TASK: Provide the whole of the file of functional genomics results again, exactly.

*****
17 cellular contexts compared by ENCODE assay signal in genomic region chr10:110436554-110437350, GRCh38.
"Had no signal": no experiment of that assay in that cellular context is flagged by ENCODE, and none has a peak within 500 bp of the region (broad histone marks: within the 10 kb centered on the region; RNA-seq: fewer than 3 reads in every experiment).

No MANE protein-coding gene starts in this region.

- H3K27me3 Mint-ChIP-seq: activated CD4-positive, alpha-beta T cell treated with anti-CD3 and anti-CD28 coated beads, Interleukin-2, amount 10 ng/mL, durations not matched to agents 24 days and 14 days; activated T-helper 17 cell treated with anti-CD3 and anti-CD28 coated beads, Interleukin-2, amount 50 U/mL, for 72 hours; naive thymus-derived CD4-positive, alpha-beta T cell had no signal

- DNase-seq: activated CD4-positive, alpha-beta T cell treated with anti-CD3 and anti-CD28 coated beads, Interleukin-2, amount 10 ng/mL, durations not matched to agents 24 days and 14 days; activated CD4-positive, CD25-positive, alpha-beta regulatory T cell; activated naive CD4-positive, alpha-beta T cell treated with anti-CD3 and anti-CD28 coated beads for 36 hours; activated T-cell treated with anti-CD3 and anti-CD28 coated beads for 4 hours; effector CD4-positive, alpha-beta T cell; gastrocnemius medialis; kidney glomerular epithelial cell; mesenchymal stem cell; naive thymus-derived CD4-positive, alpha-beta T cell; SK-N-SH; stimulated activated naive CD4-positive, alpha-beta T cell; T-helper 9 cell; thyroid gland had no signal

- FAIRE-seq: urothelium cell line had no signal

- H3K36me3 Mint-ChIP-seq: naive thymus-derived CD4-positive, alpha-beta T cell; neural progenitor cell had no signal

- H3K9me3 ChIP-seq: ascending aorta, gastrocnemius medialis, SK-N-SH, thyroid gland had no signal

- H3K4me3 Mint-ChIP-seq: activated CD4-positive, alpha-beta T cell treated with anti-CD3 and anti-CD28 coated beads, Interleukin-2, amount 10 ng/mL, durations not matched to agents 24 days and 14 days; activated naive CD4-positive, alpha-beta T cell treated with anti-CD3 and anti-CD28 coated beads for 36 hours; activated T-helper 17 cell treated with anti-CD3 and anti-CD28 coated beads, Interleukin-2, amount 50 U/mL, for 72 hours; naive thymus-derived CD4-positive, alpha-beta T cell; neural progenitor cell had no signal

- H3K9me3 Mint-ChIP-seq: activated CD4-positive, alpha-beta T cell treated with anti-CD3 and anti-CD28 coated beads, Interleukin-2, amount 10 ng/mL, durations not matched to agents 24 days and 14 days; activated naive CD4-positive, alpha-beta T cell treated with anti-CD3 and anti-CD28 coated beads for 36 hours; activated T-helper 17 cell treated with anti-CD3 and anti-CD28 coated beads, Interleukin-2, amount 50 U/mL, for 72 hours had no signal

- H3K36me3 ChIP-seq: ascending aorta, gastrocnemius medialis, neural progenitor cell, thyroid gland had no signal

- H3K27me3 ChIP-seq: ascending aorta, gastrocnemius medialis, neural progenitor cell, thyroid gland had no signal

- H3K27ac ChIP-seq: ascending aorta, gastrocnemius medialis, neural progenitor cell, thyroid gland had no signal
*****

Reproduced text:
17 cellular contexts compared by ENCODE assay signal in genomic region chr10:110436554-110437350, GRCh38.
"Had no signal": no experiment of that assay in that cellular context is flagged by ENCODE, and none has a peak within 500 bp of the region (broad histone marks: within the 10 kb centered on the region; RNA-seq: fewer than 3 reads in every experiment).

No MANE protein-coding gene starts in this region.

- H3K27me3 Mint-ChIP-seq: activated CD4-positive, alpha-beta T cell treated with anti-CD3 and anti-CD28 coated beads, Interleukin-2, amount 10 ng/mL, durations not matched to agents 24 days and 14 days; activated T-helper 17 cell treated with anti-CD3 and anti-CD28 coated beads, Interleukin-2, amount 50 U/mL, for 72 hours; naive thymus-derived CD4-positive, alpha-beta T cell had no signal

- DNase-seq: activated CD4-positive, alpha-beta T cell treated with anti-CD3 and anti-CD28 coated beads, Interleukin-2, amount 10 ng/mL, durations not matched to agents 24 days and 14 days; activated CD4-positive, CD25-positive, alpha-beta regulatory T cell; activated naive CD4-positive, alpha-beta T cell treated with anti-CD3 and anti-CD28 coated beads for 36 hours; activated T-cell treated with anti-CD3 and anti-CD28 coated beads for 4 hours; effector CD4-positive, alpha-beta T cell; gastrocnemius medialis; kidney glomerular epithelial cell; mesenchymal stem cell; naive thymus-derived CD4-positive, alpha-beta T cell; SK-N-SH; stimulated activated naive CD4-positive, alpha-beta T cell; T-helper 9 cell; thyroid gland had no signal

- FAIRE-seq: urothelium cell line had no signal

- H3K36me3 Mint-ChIP-seq: naive thymus-derived CD4-positive, alpha-beta T cell; neural progenitor cell had no signal

- H3K9me3 ChIP-seq: ascending aorta, gastrocnemius medialis, SK-N-SH, thyroid gland had no signal

- H3K4me3 Mint-ChIP-seq: activated CD4-positive, alpha-beta T cell treated with anti-CD3 and anti-CD28 coated beads, Interleukin-2, amount 10 ng/mL, durations not matched to agents 24 days and 14 days; activated naive CD4-positive, alpha-beta T cell treated with anti-CD3 and anti-CD28 coated beads for 36 hours; activated T-helper 17 cell treated with anti-CD3 and anti-CD28 coated beads, Interleukin-2, amount 50 U/mL, for 72 hours; naive thymus-derived CD4-positive, alpha-beta T cell; neural progenitor cell had no signal

- H3K9me3 Mint-ChIP-seq: activated CD4-positive, alpha-beta T cell treated with anti-CD3 and anti-CD28 coated beads, Interleukin-2, amount 10 ng/mL, durations not matched to agents 24 days and 14 days; activated naive CD4-positive, alpha-beta T cell treated with anti-CD3 and anti-CD28 coated beads for 36 hours; activated T-helper 17 cell treated with anti-CD3 and anti-CD28 coated beads, Interleukin-2, amount 50 U/mL, for 72 hours had no signal

- H3K36me3 ChIP-seq: ascending aorta, gastrocnemius medialis, neural progenitor cell, thyroid gland had no signal

- H3K27me3 ChIP-seq: ascending aorta, gastrocnemius medialis, neural progenitor cell, thyroid gland had no signal

- H3K27ac ChIP-seq: ascending aorta, gastrocnemius medialis, neural progenitor cell, thyroid gland had no signal